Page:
Irene and Ike....two "I" storms, a male name and a female name....they all hate you. lol
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Quoting WeatherNerdPR:

3 years ago.


I stayed up until 2AM for that storm, made me tired, lol.
Member Since: July 6, 2010 Posts: 113 Comments: 32688
Quoting Grothar:


I found that episode very pulsating.
You're a cool dude Grothar.
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3 years ago.
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AL, 14, 2011091300, , BEST, 0, 212N, 674W, 45, 1006, TS, 34, NEQ, 175, 175, 0, 60, 1012, 150, 75, 0, 0, L, 0, , 0, 0, MARIA, M,
Member Since: July 6, 2010 Posts: 113 Comments: 32688
Quoting washingtonian115:
Last year at this time the sun started to go down at around 8:00.This year it's starting to get darker with the sun trying to go down at 6:30.


It's just a bunch of conspiracy theory hocus-pocus...most of these bizarre theories surround the Comet Elenin fantasy, the Planet X/Nibiru fantasy, et. al. It's just that...a fantasy that does its best to disregard science, while using pseudo-science to twist the truth.
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Quoting BDADUDE:
The Jellyfish Chronicles. Spongebob.


I found that episode very pulsating.
Member Since: July 17, 2009 Posts: 71 Comments: 27074

Shear hasn't let up yet?
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Are we not allowed to post images from the Weather Channel? Tried it twice and it didn't post.
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Quoting Grothar:


Try reading, "The Sun Also Rises" by Hemingway.


Ha!
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Maria...move already.
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Quoting PensacolaDoug:


"War and Peace" Leo Tolstoy
The Jellyfish Chronicles. Spongebob.
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Quoting TropicalAnalystwx13:


It'll give more rain to Mexico than what Nate ever could produce.
Looks that way right now.
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Quoting twincomanche:
From Plymouth State Tropical weather page.

TROPICAL WAVE MOVING INLAND ACROSS THE SOUTHERN YUCATAN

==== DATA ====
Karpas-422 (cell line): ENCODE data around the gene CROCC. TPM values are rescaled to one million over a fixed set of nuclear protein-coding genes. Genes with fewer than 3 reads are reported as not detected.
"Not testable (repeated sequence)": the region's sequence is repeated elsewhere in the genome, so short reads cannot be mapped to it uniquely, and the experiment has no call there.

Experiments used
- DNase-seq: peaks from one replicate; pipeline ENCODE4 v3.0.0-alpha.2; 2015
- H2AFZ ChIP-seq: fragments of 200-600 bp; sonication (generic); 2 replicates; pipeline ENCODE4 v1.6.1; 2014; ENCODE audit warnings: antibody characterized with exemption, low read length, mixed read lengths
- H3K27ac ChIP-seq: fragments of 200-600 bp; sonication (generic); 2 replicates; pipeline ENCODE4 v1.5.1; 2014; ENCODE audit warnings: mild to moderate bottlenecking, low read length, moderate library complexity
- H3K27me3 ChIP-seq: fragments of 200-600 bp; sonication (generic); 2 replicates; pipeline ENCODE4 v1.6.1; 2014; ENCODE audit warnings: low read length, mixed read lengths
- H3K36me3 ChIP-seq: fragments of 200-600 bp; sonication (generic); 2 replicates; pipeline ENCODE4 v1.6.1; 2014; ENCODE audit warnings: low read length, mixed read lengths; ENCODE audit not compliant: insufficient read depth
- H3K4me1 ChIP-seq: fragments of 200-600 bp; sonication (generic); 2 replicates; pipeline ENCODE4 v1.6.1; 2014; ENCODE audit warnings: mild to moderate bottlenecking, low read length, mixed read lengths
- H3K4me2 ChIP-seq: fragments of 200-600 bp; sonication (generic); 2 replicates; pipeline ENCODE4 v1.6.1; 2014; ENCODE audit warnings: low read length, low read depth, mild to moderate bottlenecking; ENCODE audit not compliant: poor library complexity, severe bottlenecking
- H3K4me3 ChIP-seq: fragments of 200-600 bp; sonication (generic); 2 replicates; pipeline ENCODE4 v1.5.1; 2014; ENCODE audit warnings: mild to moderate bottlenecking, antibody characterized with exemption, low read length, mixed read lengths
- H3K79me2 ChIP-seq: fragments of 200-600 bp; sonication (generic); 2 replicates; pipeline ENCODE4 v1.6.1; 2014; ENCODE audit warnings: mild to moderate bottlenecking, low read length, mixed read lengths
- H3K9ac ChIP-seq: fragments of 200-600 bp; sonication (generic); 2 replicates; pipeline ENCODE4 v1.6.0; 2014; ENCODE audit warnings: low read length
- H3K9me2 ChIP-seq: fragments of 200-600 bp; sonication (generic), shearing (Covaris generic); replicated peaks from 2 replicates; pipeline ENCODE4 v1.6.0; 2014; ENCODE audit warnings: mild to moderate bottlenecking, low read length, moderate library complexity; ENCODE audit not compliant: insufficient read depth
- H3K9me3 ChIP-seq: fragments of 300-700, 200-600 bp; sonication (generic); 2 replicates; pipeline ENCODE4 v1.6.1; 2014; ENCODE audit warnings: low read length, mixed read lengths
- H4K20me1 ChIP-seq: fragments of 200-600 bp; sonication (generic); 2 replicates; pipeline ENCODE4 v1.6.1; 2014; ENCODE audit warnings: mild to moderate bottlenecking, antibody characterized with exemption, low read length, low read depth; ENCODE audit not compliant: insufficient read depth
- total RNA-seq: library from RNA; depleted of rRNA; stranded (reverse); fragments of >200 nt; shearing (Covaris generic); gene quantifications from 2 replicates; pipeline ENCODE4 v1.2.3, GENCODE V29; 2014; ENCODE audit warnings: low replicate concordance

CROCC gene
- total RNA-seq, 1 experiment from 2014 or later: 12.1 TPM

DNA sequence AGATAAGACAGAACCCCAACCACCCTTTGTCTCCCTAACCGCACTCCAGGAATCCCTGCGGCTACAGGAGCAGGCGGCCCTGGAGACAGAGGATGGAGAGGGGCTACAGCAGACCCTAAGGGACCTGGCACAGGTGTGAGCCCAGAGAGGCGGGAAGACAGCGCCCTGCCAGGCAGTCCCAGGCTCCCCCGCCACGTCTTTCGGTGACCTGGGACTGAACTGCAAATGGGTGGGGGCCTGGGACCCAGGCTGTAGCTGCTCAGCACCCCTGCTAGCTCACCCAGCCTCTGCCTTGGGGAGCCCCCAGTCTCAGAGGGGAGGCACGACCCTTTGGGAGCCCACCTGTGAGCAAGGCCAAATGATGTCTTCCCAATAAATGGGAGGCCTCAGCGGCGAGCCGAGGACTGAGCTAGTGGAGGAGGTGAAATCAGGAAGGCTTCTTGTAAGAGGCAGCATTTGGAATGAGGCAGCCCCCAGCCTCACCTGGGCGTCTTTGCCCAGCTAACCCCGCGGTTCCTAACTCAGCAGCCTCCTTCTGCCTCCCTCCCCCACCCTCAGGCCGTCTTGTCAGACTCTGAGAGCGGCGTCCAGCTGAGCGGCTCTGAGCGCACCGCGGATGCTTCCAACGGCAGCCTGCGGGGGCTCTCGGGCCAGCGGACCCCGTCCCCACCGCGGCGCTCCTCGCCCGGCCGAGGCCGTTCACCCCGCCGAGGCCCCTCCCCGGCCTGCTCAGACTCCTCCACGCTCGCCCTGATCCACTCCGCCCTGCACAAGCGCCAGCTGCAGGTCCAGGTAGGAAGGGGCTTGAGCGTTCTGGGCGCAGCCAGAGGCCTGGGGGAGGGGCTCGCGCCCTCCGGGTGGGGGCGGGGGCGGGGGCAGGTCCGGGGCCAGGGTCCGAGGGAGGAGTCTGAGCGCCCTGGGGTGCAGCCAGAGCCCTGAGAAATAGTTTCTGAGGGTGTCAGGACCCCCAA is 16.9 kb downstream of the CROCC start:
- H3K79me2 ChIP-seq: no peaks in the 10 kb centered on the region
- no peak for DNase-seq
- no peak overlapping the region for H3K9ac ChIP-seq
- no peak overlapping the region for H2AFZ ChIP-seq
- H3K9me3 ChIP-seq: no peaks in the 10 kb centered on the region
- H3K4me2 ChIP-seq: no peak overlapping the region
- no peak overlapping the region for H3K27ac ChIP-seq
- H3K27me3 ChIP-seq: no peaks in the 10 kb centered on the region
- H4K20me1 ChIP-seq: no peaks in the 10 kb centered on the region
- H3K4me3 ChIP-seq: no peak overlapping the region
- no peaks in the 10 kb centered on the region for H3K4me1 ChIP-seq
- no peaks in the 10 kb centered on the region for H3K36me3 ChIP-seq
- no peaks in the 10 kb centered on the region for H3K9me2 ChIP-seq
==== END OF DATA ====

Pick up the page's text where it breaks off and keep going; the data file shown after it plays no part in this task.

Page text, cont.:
PENINSULA AND CENTRAL AMERICA ANALYZED FROM 19N89W TO 13N84W
MOVING W AT 5-10 KT. LOW TO MID-LEVEL CYCLONIC TURNING OF THE
CLOUD FIELD IS NOTED ALONG THE WAVE AXIS. ALTHOUGH MOST OF THE
CONVECTION IS ISLAND...SCATTERED SHOWERS AND ISOLATED
THUNDERSTORMS OVER THE YUCATAN CHANNEL AND THE FAR EASTERN BAY
OF CAMPECHE...AS WELL AS OVER THE FAR NW BASIN FROM 15N-20N W OF
82W INCLUDING THE GULF OF HONDURAS. HEAVY RAINFALL IS EXPECTED
TO CONTINUE ACROSS INTERIOR PORTIONS OF BELIZE...HONDURAS...THE
YUCATAN PENINSULA...AND GUATEMALA WITH THE POSSIBILITY OF FLASH
FLOODING AND MUDSLIDES...ESPECIALLY OVER HIGHER TERRAIN.

lol
Member Since: Posts: Comments:
Quoting twincomanche:
From Plymouth State Tropical weather page.

TROPICAL WAVE MOVING INLAND ACROSS THE SOUTHERN YUCATAN
PENINSULA AND CENTRAL AMERICA ANALYZED FROM 19N89W TO 13N84W
MOVING W AT 5-10 KT. LOW TO MID-LEVEL CYCLONIC TURNING OF THE
CLOUD FIELD IS NOTED ALONG THE WAVE AXIS. ALTHOUGH MOST OF THE
CONVECTION IS ISLAND...SCATTERED SHOWERS AND ISOLATED
THUNDERSTORMS OVER THE YUCATAN CHANNEL AND THE FAR EASTERN BAY
OF CAMPECHE...AS WELL AS OVER THE FAR NW BASIN FROM 15N-20N W OF
82W INCLUDING THE GULF OF HONDURAS. HEAVY RAINFALL IS EXPECTED
TO CONTINUE ACROSS INTERIOR PORTIONS OF BELIZE...HONDURAS...THE
YUCATAN PENINSULA...AND GUATEMALA WITH THE POSSIBILITY OF FLASH
FLOODING AND MUDSLIDES...ESPECIALLY OVER HIGHER TERRAIN.


It'll give more rain to Mexico than what Nate ever could produce.
Member Since: July 6, 2010 Posts: 113 Comments: 32688
From Plymouth State Tropical weather page.

TROPICAL WAVE MOVING INLAND ACROSS THE SOUTHERN YUCATAN
PENINSULA AND CENTRAL AMERICA ANALYZED FROM 19N89W TO 13N84W
MOVING W AT 5-10 KT. LOW TO MID-LEVEL CYCLONIC TURNING OF THE
CLOUD FIELD IS NOTED ALONG THE WAVE AXIS. ALTHOUGH MOST OF THE
CONVECTION IS ISLAND...SCATTERED SHOWERS AND ISOLATED
THUNDERSTORMS OVER THE YUCATAN CHANNEL AND THE FAR EASTERN BAY
OF CAMPECHE...AS WELL AS OVER THE FAR NW BASIN FROM 15N-20N W OF
82W INCLUDING THE GULF OF HONDURAS. HEAVY RAINFALL IS EXPECTED
TO CONTINUE ACROSS INTERIOR PORTIONS OF BELIZE...HONDURAS...THE
YUCATAN PENINSULA...AND GUATEMALA WITH THE POSSIBILITY OF FLASH
FLOODING AND MUDSLIDES...ESPECIALLY OVER HIGHER TERRAIN.
Member Since: Posts: Comments:

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Jeff co-founded the Weather Underground in 1995 while working on his Ph.D. He flew with the NOAA Hurricane Hunters from 1986-1990.